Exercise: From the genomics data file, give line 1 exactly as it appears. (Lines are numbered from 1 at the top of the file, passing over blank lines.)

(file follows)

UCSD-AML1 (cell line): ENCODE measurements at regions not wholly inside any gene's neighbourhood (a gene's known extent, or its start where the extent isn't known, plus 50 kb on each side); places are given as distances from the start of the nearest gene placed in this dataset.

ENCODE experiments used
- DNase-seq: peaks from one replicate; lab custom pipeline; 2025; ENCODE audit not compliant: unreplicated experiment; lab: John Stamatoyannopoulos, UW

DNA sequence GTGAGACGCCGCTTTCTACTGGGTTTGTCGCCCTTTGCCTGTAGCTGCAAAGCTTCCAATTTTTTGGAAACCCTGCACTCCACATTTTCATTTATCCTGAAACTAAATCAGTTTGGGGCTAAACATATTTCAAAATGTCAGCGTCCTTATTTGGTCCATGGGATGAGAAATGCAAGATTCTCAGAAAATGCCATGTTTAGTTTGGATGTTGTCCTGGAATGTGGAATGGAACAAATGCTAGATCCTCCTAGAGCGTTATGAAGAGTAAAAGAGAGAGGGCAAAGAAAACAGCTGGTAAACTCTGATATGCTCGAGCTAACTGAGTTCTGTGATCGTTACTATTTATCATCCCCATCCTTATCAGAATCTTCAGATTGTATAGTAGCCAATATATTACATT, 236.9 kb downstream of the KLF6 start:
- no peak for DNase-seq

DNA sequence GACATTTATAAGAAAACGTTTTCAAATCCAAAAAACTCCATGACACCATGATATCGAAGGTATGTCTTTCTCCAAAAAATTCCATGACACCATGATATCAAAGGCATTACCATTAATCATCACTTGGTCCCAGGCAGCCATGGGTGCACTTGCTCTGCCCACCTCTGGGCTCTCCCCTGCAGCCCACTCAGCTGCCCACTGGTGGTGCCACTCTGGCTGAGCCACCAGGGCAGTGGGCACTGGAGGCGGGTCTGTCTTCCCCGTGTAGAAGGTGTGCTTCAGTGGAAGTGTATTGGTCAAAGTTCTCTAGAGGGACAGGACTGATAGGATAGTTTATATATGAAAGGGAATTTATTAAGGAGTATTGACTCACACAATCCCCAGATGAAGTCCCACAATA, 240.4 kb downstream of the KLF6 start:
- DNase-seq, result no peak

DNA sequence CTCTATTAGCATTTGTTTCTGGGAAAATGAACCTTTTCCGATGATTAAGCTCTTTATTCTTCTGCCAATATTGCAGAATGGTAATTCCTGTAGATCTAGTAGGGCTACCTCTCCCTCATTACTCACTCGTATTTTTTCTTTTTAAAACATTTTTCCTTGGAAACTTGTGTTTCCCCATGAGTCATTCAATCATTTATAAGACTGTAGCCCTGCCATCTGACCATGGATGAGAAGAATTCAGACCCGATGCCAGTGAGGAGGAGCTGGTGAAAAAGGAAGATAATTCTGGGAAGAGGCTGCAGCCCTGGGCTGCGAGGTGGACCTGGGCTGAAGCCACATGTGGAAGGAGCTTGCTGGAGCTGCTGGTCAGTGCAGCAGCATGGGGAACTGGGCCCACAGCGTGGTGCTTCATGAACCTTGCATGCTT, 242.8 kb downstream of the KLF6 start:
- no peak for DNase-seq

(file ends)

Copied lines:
UCSD-AML1 (cell line): ENCODE measurements at regions not wholly inside any gene's neighbourhood (a gene's known extent, or its start where the extent isn't known, plus 50 kb on each side); places are given as distances from the start of the nearest gene placed in this dataset.